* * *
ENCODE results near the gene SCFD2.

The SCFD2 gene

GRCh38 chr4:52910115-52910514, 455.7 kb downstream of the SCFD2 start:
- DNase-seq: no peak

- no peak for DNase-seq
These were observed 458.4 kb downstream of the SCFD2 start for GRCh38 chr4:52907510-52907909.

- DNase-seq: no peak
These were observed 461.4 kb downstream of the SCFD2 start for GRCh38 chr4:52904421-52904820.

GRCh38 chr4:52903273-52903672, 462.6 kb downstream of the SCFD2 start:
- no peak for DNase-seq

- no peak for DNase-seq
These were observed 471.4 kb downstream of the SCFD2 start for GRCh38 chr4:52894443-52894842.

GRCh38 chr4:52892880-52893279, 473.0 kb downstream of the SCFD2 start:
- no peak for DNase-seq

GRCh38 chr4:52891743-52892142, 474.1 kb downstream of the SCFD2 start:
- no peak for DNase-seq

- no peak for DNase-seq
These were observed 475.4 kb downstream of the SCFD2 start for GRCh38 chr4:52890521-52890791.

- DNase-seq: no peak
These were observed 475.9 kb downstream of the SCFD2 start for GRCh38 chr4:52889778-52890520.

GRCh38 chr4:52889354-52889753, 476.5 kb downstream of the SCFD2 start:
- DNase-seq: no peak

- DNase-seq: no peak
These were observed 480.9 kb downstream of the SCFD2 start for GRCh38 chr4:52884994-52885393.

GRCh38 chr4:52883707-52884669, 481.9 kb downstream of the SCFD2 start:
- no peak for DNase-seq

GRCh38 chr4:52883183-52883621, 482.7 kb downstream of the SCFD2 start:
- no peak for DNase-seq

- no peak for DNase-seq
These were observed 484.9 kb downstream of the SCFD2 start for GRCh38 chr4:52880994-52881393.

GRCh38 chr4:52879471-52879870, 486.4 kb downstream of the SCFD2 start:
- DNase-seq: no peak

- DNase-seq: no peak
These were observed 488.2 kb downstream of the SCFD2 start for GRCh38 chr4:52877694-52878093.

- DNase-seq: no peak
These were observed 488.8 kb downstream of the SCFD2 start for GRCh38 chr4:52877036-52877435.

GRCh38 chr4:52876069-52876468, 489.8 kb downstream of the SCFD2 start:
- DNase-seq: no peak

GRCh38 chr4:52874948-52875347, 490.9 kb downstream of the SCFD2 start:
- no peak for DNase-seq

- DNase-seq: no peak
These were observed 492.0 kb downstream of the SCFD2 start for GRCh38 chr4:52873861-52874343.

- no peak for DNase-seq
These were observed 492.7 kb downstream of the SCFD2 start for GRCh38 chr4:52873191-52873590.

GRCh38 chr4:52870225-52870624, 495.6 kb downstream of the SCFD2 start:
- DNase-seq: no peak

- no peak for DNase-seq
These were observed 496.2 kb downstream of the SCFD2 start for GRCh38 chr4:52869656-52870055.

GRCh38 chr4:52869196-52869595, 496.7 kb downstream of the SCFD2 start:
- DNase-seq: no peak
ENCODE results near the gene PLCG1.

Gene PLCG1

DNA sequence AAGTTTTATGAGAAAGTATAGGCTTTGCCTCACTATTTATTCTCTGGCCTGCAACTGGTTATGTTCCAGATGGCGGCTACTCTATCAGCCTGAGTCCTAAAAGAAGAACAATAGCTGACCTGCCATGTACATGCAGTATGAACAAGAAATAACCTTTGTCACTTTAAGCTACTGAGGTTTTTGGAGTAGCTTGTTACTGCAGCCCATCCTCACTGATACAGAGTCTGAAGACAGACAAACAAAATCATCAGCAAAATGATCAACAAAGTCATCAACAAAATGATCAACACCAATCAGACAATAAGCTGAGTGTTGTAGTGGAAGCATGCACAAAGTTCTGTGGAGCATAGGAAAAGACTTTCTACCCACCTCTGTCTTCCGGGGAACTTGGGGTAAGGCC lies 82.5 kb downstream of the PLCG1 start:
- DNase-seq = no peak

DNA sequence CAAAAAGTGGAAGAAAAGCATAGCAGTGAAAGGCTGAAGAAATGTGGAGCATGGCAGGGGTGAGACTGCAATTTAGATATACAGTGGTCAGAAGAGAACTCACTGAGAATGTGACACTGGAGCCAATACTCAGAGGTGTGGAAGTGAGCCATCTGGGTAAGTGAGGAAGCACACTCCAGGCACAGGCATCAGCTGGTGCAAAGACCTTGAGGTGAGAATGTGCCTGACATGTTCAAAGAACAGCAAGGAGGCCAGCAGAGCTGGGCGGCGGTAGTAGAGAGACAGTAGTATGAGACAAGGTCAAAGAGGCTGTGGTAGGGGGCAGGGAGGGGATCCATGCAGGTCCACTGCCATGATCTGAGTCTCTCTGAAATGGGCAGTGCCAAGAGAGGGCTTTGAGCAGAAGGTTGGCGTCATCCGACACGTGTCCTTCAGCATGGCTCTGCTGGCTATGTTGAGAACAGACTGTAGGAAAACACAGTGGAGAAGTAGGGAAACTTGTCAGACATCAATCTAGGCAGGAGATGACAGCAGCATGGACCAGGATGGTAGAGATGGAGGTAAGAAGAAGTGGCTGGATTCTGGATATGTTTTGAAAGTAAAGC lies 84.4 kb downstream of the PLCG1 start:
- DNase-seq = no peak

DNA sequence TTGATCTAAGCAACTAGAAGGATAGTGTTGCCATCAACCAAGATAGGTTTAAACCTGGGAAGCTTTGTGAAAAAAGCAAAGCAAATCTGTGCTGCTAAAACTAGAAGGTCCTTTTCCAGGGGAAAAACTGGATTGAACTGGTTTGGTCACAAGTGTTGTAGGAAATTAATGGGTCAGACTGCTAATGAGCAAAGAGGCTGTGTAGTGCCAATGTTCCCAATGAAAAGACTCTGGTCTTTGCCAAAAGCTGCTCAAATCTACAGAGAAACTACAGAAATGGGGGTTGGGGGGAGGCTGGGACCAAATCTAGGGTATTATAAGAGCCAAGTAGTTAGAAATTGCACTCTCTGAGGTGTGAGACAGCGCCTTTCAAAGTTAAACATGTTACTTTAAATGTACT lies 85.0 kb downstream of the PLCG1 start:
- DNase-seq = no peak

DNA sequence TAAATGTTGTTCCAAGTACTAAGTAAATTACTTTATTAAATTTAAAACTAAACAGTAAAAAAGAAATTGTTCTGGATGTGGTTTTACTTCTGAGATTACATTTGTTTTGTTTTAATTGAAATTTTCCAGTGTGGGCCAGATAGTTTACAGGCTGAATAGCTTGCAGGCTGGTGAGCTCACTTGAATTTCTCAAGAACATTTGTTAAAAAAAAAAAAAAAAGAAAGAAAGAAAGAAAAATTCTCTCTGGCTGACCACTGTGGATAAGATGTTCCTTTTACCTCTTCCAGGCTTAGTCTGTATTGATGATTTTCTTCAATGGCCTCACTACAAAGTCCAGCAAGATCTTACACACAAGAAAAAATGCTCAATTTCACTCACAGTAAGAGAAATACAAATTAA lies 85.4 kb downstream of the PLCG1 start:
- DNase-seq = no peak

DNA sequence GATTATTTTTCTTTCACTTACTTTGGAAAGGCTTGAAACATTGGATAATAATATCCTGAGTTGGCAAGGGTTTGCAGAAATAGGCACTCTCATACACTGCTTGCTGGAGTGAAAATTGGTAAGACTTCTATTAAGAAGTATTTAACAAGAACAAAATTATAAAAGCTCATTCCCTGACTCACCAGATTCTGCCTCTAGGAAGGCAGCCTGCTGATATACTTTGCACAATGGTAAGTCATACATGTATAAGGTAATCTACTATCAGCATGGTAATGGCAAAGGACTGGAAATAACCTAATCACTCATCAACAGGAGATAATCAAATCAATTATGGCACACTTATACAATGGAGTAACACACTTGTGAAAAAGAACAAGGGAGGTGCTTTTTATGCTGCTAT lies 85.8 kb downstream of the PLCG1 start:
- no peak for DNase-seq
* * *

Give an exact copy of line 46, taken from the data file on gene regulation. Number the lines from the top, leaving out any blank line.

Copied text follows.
- DNase-seq: no peak